29 November 2007

Harry Potter and the Renewal of Hope

The last couple of weeks have been quite interesting. I wanted to read Harry Potter and the Deathly Hallows again but decided that I needed to read the whole lot, just in case I missed something the first several hundred times I've read the first six books.... I've just finished Deathly Hallows, only for the fourth or fifth time (well, it only came out in July and I have had a few other things to do!). And I still have to take my hat, head, hands, whatever, off to JK Rowling.

There are books that have good stories; there are books with huge personal impact. It is rare to find a book with both that is also breathlessly paced, intricately woven, and with a twist in the tail that none of the millions of frantically theorising fans guessed prior to its release. Oh, we came close, and one or two were closer than most, but no-one got it all - and I don't think that even if we had we could have been disappointed with what Jo gave us when we finally got the book in our hands. What gets me about Deathly Hallows is the emotional impact. Okay, so we've journeyed with Harry through seven years of his time (rather more of ours) and the characters are our friends, but there is so much that happens to them in this book. For me, it is the final three or four chapters that make me cry every time (and yes, I really did cry when I read it first - and again today when I read it again) - when Harry walks to his own destruction accompanied by his dead parents and Sirius and Lupin. It is Harry's extraordinary courage, knowing that the only way he can win is if he dies.

It always annoys me when people said that "Harry Potter is evil" or "Harry Potter teaches kids witchcraft". To quote Vernon Dursley, "That's a load of old tosh!" Sacrifice for love, for others, is a central core in JK's books - Lily died to save Harry, Sirius dies to save Harry, Dumbledore dies to save Harry (and everyone else, we find out later), and finally Harry dies to save everyone else and to kill Voldemort. But in Deathly Hallows, JK gave us the other side of her story: resurrection; a resurrection that made it possible for love to survive and evil to die. I've known for years that JK Rowling is an Anglican and when I read Deathly Hallows that first time I knew that finally she was answering some of the more rabidly frothing-at-the-mouth critics in the best way she knew how: she told a fabulous story fabulously well, and oh, by the way, wove in some of the greatest themes in storytelling that also just happen to include a willing hero choosing to die in order that others might live, and having that death turn into resurrection and life ever after. Oops. Maybe there's a little bit of humble pie to be eaten, hmm?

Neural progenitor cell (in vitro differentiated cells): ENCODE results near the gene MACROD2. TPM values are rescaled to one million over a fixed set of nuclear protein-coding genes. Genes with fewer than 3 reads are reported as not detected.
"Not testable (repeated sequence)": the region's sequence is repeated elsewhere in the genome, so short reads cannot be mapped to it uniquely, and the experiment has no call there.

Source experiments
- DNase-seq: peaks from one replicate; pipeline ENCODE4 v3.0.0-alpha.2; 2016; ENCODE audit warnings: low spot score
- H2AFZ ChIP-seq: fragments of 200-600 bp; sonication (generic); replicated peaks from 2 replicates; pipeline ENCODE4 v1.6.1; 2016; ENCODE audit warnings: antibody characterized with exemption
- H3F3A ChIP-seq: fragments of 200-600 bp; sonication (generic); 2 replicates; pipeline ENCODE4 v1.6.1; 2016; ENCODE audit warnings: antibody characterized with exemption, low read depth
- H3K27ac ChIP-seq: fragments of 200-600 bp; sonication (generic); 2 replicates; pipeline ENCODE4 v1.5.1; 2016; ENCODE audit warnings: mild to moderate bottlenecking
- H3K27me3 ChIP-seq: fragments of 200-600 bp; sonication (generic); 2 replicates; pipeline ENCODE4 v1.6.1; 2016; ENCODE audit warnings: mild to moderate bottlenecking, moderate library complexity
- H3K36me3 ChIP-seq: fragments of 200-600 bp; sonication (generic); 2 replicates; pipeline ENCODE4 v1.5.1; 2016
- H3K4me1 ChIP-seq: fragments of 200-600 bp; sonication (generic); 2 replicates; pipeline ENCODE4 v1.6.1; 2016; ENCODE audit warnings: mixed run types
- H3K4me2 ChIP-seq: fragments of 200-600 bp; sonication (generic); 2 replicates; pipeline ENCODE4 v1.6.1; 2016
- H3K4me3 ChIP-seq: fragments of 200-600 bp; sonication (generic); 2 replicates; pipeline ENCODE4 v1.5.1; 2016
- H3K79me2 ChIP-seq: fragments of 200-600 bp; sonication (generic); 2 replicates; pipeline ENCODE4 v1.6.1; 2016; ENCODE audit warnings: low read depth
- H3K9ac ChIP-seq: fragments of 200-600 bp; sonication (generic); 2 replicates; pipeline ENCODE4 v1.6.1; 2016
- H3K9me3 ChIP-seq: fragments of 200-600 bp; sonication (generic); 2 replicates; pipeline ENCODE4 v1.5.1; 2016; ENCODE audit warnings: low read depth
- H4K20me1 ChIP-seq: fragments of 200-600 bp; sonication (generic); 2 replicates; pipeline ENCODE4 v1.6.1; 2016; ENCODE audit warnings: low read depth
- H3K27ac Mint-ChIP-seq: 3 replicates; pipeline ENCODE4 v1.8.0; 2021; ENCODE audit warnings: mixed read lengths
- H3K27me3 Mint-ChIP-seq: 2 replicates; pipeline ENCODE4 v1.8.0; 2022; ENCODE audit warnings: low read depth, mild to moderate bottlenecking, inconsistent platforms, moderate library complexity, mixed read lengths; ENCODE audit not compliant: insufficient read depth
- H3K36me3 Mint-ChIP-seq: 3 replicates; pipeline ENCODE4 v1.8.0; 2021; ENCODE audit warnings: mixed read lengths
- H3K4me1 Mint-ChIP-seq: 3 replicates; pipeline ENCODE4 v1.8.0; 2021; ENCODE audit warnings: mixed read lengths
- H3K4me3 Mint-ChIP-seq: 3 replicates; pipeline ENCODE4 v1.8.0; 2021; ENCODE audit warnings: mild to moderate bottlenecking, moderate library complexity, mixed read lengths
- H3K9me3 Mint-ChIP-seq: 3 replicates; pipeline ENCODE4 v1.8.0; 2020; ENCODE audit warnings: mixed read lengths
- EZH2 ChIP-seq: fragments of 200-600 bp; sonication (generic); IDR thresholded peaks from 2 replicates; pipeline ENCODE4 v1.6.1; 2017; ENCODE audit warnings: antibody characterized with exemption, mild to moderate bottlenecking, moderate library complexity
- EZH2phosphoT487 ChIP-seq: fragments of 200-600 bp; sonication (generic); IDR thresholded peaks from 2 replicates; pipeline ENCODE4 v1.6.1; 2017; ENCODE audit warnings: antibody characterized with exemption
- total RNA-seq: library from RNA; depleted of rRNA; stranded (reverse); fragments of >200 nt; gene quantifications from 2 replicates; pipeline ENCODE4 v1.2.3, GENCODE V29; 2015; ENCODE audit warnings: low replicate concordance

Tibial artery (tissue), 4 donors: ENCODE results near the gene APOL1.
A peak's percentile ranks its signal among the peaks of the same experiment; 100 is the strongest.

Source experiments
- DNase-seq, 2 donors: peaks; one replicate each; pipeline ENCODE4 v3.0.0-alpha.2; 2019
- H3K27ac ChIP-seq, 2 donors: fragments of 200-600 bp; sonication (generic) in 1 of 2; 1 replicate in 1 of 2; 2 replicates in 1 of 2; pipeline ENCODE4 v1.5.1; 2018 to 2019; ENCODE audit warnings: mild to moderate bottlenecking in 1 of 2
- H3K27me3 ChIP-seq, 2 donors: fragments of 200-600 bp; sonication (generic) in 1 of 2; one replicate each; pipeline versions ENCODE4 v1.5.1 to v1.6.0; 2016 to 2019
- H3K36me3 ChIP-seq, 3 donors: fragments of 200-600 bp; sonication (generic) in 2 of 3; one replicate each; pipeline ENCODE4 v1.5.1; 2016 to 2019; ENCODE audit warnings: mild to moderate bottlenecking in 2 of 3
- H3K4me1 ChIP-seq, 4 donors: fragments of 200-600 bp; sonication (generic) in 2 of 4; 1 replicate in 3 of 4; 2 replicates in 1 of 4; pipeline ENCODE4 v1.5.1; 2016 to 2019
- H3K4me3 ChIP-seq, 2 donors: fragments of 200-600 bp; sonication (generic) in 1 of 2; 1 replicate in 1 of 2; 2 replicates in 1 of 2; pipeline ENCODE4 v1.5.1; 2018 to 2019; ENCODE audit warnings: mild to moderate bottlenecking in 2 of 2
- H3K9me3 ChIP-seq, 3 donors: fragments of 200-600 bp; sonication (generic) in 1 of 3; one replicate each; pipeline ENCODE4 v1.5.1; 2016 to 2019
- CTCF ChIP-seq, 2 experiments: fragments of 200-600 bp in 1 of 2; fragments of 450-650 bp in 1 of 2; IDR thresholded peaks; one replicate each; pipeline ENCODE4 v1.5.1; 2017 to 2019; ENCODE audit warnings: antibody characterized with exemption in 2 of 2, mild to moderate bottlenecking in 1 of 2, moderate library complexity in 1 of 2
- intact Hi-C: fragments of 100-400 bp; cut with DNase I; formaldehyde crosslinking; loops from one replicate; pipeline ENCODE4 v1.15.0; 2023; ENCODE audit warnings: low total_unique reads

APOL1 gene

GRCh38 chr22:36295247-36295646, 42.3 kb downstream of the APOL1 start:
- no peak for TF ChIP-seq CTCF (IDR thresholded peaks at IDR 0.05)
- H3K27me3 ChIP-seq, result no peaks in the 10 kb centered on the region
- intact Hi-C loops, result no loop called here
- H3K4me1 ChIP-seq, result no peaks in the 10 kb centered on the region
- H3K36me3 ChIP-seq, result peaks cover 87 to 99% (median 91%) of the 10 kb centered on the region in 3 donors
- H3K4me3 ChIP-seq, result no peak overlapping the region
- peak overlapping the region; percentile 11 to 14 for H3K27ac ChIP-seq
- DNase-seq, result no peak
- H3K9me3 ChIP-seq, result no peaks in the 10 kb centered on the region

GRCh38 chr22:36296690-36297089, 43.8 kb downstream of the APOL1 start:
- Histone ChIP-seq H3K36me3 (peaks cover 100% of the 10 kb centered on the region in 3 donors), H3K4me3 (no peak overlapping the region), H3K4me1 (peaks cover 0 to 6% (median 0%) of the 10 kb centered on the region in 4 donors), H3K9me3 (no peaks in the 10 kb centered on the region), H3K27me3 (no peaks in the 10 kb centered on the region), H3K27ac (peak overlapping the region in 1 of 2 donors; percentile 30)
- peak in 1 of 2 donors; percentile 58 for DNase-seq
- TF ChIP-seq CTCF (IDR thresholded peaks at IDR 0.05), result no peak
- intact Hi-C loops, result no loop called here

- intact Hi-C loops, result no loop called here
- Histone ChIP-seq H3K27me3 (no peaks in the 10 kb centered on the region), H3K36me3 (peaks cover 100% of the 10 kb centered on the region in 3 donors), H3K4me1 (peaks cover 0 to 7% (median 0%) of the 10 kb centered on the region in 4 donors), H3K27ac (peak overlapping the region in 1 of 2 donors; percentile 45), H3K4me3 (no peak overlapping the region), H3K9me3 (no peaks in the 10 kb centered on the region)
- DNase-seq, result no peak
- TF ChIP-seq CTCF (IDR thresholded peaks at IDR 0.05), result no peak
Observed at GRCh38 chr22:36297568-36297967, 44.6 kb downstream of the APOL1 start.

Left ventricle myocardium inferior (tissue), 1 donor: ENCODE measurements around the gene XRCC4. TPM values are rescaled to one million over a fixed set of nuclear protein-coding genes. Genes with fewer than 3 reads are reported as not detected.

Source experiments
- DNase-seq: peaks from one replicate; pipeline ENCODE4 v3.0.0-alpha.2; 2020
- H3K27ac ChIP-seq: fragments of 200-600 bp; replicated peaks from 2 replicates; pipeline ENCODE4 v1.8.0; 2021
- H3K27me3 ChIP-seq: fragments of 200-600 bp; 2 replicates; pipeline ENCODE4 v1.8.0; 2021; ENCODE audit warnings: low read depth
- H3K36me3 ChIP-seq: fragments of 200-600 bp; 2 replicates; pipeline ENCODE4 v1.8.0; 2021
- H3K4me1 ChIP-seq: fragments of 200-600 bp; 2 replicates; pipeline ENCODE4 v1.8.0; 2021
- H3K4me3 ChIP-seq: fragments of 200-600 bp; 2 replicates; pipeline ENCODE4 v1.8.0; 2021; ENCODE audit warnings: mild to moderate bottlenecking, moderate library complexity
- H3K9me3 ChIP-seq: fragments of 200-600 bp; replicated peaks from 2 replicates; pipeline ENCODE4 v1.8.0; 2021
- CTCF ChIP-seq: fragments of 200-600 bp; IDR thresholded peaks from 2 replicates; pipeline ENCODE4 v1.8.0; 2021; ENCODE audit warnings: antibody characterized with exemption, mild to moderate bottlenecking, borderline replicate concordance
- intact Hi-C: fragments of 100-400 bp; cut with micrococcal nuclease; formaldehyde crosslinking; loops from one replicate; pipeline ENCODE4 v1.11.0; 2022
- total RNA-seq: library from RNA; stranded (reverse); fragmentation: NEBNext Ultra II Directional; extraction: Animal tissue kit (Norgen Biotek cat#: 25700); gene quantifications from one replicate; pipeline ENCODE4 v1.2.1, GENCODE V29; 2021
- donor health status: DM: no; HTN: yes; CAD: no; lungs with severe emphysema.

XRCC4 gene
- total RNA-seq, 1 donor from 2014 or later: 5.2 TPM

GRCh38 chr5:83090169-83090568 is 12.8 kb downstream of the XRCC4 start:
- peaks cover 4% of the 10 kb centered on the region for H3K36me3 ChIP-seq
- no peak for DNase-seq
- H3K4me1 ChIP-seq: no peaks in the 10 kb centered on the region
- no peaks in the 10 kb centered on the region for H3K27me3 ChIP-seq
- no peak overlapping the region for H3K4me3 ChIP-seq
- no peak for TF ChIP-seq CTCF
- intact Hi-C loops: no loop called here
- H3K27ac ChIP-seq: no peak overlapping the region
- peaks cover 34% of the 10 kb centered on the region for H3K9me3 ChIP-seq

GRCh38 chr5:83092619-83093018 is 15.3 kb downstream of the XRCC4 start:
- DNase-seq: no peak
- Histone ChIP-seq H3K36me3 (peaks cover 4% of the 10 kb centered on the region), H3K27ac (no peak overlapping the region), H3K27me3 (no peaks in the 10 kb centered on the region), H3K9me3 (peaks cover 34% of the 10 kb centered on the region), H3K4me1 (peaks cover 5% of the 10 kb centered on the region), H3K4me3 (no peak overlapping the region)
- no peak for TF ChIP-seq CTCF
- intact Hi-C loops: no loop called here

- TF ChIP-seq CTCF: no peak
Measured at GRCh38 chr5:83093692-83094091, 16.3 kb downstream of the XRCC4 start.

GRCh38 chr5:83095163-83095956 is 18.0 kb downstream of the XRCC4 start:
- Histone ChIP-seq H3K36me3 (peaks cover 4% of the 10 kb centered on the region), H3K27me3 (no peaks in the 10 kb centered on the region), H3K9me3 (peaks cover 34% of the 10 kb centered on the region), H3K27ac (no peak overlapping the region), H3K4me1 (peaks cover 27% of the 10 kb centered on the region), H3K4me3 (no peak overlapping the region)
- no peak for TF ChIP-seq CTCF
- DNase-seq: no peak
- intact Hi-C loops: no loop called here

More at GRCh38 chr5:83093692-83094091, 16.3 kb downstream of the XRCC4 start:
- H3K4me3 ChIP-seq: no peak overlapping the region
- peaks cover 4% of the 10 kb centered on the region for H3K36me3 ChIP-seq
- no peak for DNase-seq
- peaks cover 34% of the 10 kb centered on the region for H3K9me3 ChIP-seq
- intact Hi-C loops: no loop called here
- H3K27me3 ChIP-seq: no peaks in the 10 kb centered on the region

There's something interesting that happens to me when I read certain books. Maybe that's why I picked up Harry Potter again over the last fortnight. Some books bring something with them, like a gift, and every time I go back to them it's just waiting for me again. Partly it's familiarity, revisiting old friends, but in some cases it's something more, something special. It's a mix of hope, of courage, of love - of understanding some of the beauty in the world in a different way, because some author has opened themselves to it and in doing so has shown the rest of us how to get there too. Harry Potter does this, some books more than others: Goblet of Fire, Order of the Phoenix, and Deathly Hallows particularly. CS Lewis' The Chronicles of Narnia: The Last Battle does it too, and so does The Lord of the Rings: The Return of the King. Just in case you think it's only in fantasy books, I find that same thing in The Called and the Chosen (Monica Baldwin), Tessa Duder's Songs for Alex, AA Milne's Winnie-the-Pooh, Helene Hanff's 84 Charing Cross Road, and LM Montgomery's Anne series. And there are others.

But I do think this characteristic "specialness" (for want of a better word) is especially related to good fantasy writing. People have pooh-poohed fantasy for ages, thinking it's not serious writing, not "literature", and yet the best writing in this genre creates worlds where we can explore some of the greatest and most important themes in life: faith, hope, love, courage, friendship, endurance, and plain old grit in hard places; how to cope with death and despair, how not to give up in the face of seemingly impossible odds, how to deal with those who may be very different from ourselves. All lessons we can learn from life, but if we can take others' experience, even if written as a novel, maybe we might learn it a bit quicker....

One can only hope. As Dumbledore put it, in the words he had carved on his sister's headstone, "The last enemy that shall be destroyed is death." I think he was quoting something....

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